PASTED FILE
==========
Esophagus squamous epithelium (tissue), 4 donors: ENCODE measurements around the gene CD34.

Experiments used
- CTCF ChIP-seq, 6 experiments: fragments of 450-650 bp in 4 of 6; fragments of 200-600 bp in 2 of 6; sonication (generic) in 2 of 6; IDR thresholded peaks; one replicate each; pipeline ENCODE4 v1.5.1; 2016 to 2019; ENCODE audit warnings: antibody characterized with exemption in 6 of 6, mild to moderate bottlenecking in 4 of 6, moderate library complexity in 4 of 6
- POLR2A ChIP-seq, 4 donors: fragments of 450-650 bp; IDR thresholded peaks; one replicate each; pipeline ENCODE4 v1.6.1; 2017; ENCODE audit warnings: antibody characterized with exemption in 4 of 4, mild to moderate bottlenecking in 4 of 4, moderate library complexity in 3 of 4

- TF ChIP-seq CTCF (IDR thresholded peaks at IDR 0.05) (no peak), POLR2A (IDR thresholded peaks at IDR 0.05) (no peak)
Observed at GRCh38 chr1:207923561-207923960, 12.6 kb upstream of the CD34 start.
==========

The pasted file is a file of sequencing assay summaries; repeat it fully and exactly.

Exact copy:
Esophagus squamous epithelium (tissue), 4 donors: ENCODE measurements around the gene CD34.

Experiments used
- CTCF ChIP-seq, 6 experiments: fragments of 450-650 bp in 4 of 6; fragments of 200-600 bp in 2 of 6; sonication (generic) in 2 of 6; IDR thresholded peaks; one replicate each; pipeline ENCODE4 v1.5.1; 2016 to 2019; ENCODE audit warnings: antibody characterized with exemption in 6 of 6, mild to moderate bottlenecking in 4 of 6, moderate library complexity in 4 of 6
- POLR2A ChIP-seq, 4 donors: fragments of 450-650 bp; IDR thresholded peaks; one replicate each; pipeline ENCODE4 v1.6.1; 2017; ENCODE audit warnings: antibody characterized with exemption in 4 of 4, mild to moderate bottlenecking in 4 of 4, moderate library complexity in 3 of 4

- TF ChIP-seq CTCF (IDR thresholded peaks at IDR 0.05) (no peak), POLR2A (IDR thresholded peaks at IDR 0.05) (no peak)
Observed at GRCh38 chr1:207923561-207923960, 12.6 kb upstream of the CD34 start.